Essay on Natural Resource Conflicts and Governance

Essay on Natural Resource Conflicts and Governance

Van Panchayats (Forest Councils) are traditional institution the state of Uttarakhand, India. Creator: Rick Bradley / Flickr. Creative Commons License LogoThis image is licensed under Creative Commons License.

Conflicts in natural resource governance is associated with various factors such as ownership, sharing, capitalization, commercialization, detaching communities from place of habitation to name a few. Governance pillars viz. Judiciary, Legislature, Executive and Civil Society play a critical role in establishing balance between variables and the real time situations. There have been several instances when resources are exploited through governance, which then become a critical issue warranting action from international agencies,å civil society and to a large extent by communities for bringing the state of affairs to the government and assist in making holistic decisions with priority for nature and environment, its resources. This paper reflects on few such complexities in managing natural resources and derives a qualitative co-relation between governance and natural resources by taking inspiration from the paper "To Have or Have not" by HBF along with suggestive paths such as enhancing trust and integrity among stakeholders and cultivating a value based political system.



Introduction

In January, HBF collaborated with the Center for Science and Environment (CSE) for the Future Workshop: Resource Governance in 21st Century. The workshop engaged participants from India and Afghanistan. During workshop, these diverse minds pooled their personal experiences and creativity to discuss and propose possible solutions to key natural resource management problems.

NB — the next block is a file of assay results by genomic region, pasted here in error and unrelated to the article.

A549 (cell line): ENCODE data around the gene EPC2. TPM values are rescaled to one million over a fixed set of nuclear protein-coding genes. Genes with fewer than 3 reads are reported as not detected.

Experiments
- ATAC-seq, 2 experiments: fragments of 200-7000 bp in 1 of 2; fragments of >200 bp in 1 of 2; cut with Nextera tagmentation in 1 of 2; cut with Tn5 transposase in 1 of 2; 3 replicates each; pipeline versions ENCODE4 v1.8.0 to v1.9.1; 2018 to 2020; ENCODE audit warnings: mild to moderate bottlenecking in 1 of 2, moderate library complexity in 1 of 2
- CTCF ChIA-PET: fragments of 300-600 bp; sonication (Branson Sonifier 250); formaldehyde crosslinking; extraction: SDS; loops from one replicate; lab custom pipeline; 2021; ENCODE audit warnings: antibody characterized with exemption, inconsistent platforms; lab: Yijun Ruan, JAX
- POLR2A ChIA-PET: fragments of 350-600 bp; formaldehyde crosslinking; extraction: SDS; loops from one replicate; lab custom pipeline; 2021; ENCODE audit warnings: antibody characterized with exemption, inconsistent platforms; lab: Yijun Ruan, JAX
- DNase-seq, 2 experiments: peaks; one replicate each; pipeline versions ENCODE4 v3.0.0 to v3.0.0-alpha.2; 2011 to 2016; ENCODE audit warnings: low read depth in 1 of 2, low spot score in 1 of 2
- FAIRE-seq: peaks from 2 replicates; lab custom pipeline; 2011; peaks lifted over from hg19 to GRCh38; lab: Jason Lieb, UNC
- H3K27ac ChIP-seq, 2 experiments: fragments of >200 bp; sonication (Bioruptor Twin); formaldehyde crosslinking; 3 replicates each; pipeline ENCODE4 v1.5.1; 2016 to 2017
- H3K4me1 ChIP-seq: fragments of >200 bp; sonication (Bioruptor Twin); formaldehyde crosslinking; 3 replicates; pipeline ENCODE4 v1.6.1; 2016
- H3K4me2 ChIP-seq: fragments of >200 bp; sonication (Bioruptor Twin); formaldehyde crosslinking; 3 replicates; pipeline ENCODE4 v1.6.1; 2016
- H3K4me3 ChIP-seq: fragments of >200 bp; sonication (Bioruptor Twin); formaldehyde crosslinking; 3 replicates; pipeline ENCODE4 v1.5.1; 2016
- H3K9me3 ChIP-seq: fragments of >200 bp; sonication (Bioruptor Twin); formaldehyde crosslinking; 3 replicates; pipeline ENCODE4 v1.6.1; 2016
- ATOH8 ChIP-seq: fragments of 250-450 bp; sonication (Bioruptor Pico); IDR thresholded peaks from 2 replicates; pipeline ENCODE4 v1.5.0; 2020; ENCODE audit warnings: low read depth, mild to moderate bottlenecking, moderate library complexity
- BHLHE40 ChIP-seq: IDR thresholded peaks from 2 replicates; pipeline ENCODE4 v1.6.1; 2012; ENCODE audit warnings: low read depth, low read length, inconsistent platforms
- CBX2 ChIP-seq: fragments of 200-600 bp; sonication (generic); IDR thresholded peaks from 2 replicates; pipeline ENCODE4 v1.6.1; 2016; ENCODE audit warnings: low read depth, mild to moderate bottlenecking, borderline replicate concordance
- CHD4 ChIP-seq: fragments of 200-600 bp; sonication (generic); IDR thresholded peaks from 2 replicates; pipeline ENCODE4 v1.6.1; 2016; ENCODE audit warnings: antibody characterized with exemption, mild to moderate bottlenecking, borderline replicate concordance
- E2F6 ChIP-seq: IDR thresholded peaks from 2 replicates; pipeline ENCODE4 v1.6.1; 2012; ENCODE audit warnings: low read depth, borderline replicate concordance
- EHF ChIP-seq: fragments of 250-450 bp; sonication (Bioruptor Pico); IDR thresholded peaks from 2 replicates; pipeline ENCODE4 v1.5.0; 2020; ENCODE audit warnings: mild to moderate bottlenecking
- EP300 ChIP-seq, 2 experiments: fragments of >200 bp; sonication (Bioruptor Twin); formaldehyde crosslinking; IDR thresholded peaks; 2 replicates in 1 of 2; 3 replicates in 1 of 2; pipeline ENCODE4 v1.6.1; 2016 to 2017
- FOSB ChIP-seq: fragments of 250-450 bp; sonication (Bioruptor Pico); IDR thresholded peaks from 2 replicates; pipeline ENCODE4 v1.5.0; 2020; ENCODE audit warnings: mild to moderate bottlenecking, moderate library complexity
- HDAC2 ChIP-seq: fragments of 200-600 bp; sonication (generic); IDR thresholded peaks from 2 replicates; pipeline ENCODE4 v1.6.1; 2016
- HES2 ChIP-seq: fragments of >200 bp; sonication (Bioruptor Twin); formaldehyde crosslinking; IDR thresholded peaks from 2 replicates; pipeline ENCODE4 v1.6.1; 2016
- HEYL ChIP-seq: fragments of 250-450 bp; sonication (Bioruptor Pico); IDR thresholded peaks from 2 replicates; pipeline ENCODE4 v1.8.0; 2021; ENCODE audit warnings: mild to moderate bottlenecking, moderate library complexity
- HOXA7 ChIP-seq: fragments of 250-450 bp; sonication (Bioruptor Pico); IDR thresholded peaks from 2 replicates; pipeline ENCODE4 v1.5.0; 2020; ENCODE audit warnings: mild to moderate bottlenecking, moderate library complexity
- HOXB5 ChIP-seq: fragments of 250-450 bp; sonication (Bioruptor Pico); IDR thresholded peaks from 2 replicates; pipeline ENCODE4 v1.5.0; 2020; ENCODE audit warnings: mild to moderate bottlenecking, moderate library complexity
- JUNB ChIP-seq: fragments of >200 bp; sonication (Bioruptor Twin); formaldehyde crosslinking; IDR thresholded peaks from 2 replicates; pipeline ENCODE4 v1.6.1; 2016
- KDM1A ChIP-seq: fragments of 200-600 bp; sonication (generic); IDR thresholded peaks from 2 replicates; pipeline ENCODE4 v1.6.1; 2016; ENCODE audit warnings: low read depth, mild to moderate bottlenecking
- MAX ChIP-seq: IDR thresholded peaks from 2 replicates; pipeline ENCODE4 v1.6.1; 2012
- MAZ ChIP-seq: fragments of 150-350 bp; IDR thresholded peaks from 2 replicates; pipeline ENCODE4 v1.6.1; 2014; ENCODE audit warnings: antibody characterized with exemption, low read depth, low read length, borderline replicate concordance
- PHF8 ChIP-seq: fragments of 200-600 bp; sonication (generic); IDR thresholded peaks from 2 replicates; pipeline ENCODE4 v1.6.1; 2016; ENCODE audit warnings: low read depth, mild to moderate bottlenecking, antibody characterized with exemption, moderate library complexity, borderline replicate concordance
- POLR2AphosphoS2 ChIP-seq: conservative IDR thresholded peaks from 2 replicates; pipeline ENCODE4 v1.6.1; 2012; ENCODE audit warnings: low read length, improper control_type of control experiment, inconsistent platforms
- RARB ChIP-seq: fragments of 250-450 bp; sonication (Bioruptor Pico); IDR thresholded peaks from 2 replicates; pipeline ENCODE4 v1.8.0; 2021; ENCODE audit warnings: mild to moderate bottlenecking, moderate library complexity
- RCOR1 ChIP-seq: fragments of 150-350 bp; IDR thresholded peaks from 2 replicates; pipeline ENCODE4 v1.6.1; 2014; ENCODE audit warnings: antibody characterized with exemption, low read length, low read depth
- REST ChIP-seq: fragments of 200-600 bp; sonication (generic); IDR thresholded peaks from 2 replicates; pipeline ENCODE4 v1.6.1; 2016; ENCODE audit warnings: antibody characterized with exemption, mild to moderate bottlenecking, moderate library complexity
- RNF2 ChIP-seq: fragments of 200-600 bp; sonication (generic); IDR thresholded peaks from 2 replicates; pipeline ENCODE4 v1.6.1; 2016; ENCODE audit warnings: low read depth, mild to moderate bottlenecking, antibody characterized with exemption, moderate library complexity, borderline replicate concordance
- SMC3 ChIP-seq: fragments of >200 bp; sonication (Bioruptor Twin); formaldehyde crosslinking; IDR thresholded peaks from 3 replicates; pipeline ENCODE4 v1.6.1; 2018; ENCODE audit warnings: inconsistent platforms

Priority Areas



The workshop was a journey, with both practical field visit as well as interactive sessions. It started with a real life experience at a sacred forest colloquially called "Bani". Bani has been well protected and taken care of by locals, who strive to spread awareness about its ecological and sacred value in the community. The field visit was a hands-on experience of how resource conservation can be strengthened through deeply rooted faith and religion. It drew appreciation and acknowledgement for the role of community as the source for communicating the essence of place through historical facts, legends and stories. However, at the same time the field-visit was also an exposure to increased destruction of forests in the name of development. The authors believe that culture, faith, religion, politics along with scientific temper in right direction coupled with a sense of belongingness and ownership are critical to building a strong and valued natural resource system.

Personally, throughout the workshop, the authors consistently felt that conflicts arise in interpretation related to sustainability and rights of natural resources. While few participants strongly felt that these should be governed by the community, the rest felt that as natural resources are national properties, the government must have greater control over it with moderated rights to the people.

 However, amongst all issues, the ones that received most attention were: 1. Forestry 2. Mining and 3. Biodiversity Conservation. All three topics generated extensive support from the participants enabling discussions for current status, systems conflicts, governance and suggestive remedial actions. This essay uncovers crucial points that were discussed at the workshop. It is a representation of ideas, observation and analysis of authors on the natural resource governance scenario both at national and international level.